Chicksands is neither populated by nursery hens nor is it noticeably beach like in terms of crushed golden micro-rocks. It should be better described as a year round playpark for Mountain Bikes stuffed with jumps, drops, raised planks and other amusing ways to hurt yourself rather badly. I wrote about it here.
We arrived late. Two of my riding pals – who’d arrived on time – took that as their cue to leave. I’m not sure the two were connected but I nearly left with them due to being “insufficiently motivated”? as my appraisals are want to document. My previous visit had been blighted by a serial bottling of a large drop which had my name written all over it. Unfortunately – as smelted in my excuses workshop – it also had pain, suffering and a ruptured spleen written in slightly larger letters. I wasn’t really looking forward to a rematch, so instead chose to tactically ignore its’ existence and try and recapture the essence of fun this place always use to have.
After a practise on some baby obstacles proved that three months Chicksands absence makes not a freeride God, I grasped the nettle of fear and whimpered a little before attempting to ride some learner plankage. It was neither very high nor terribly narrow, but having the balance of a three legged stoat suffering a serious head wound and possessing the low speed bike handling skills bettered by almost any 4 year old who has chucked away their stabilisers, it’s a bloody challenge. Mental rather than physical which mocks muscle memory and laughs in the face of previous successes.
My riding buddies must’ve assumed I’d suffered an alien abduction once I cleaned it first time albeit it in that jerky robotic style of the truly terrified. So to prove it wasn’t a fluke I tried it again, at which point I fell off. Twice. Then in the true spirit of the freeride pioneer, I gave up and had a little bleed instead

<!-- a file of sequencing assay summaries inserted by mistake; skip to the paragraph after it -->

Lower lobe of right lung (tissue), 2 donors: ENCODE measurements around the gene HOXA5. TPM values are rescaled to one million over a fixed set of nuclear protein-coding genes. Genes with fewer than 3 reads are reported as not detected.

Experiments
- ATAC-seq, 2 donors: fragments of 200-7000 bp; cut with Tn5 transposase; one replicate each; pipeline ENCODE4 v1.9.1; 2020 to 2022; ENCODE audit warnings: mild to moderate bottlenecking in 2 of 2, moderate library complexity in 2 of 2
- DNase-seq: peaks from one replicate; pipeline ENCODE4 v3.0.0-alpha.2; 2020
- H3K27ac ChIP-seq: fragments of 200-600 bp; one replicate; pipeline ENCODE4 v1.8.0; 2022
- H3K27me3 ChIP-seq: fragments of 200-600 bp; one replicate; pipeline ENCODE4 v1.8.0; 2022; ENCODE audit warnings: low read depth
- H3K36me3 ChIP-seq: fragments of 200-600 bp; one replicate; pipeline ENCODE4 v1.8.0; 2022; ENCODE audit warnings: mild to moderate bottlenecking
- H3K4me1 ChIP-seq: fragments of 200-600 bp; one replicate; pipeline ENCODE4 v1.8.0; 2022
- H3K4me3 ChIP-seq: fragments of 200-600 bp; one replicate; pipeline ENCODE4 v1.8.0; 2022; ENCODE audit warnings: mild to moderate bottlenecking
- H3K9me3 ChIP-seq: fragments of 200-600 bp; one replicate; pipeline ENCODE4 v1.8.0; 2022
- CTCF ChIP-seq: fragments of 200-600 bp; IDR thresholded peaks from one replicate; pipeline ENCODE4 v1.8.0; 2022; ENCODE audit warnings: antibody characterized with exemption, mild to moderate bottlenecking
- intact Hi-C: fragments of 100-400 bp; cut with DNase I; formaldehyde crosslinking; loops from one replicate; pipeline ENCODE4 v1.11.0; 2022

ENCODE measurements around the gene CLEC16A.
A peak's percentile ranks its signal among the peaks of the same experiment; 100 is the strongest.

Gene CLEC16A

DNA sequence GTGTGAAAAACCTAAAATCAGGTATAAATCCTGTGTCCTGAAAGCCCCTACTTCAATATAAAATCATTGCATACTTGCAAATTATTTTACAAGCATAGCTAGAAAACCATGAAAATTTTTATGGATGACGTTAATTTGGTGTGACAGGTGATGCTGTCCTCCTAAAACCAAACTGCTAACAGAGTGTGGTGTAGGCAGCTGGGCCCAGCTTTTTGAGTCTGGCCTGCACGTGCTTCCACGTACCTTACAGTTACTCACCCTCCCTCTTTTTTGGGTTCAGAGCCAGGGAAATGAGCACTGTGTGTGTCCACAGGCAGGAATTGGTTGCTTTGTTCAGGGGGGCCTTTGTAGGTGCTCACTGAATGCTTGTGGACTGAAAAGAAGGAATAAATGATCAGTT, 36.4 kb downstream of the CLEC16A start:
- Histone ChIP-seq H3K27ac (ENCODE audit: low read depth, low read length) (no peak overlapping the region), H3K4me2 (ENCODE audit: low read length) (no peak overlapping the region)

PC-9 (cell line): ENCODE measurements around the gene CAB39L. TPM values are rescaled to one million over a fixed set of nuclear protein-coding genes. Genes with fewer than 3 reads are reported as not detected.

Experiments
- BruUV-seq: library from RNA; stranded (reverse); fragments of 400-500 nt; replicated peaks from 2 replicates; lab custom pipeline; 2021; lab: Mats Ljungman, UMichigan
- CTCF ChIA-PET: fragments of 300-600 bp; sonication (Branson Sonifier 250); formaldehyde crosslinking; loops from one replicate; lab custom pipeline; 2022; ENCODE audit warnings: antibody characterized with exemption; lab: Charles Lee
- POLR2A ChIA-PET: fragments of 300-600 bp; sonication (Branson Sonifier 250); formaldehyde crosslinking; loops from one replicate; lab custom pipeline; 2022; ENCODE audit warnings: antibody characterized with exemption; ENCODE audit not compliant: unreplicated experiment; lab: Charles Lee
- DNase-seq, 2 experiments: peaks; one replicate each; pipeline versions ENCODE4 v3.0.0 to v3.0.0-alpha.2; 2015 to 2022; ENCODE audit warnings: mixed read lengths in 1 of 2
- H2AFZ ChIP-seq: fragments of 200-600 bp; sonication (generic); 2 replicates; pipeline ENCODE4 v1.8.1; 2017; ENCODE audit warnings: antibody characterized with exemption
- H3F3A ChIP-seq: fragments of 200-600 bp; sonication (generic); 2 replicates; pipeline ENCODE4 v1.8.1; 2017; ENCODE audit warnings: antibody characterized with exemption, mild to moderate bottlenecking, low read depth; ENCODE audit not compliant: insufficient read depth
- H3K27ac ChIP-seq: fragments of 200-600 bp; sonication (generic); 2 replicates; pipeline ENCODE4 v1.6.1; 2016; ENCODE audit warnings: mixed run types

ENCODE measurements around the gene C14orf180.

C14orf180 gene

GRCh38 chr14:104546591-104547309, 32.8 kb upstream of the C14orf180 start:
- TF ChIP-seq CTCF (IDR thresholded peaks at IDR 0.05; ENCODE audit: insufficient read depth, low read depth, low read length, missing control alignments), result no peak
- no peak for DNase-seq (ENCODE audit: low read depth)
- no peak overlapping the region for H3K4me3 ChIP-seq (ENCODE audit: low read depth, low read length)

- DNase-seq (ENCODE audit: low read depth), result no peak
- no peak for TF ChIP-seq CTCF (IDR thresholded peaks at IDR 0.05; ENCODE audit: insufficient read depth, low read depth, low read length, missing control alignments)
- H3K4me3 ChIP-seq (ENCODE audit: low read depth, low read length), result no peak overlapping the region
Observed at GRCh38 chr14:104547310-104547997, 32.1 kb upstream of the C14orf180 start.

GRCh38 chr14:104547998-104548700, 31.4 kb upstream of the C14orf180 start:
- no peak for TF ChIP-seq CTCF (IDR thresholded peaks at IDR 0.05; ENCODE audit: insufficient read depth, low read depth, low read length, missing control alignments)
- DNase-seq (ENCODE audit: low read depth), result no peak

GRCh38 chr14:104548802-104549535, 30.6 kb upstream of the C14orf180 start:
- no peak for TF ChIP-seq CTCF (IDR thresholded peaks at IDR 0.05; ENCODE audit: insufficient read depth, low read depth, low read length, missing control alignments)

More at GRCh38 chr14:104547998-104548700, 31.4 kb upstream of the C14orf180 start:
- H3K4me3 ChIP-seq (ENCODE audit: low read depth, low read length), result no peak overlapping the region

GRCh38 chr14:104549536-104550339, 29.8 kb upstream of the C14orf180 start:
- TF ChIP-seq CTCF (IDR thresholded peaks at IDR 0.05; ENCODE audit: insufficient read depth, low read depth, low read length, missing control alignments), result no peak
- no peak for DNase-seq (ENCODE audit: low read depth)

Seamlessly transferring my skills to horizontal wooden ladders and tabletop jumps, progress was measured in a slight relaxation of the shoulders and no organs speared on the many sharpened stumps which await the directionally challenged.
Nobody has ever prefixed the word “smoothness” with the tag “legendary” when referring to my riding style. However, when the latest obstacle is the side by side racing of the dual course, this hardly matters. You take on the mindset (and possibly the smell in all that body armour and full face helmets) of a thoroughbred stallion striving to eek out a bike length’s advantage over your opponent amd straining for the finishing line. This takes place while you are largely oblivious of the carnage waiting for two mostly out of control MTB’s, three foot in the air and heading inexorably towards each other. Remember GhostBusters and not crossing the streams? It’s like that but with less special effects and more pain.
I love the dual. It’s the flipside of riding North Shore – fast and furious, bravery over technique, competitive spirit over mortality fears. You drop into Top Gun speak “sheet, this guy’s good” and high five your opponent in the sheer bloody enjoyment of still being alive, regardless of the small matter of who crossed the line first.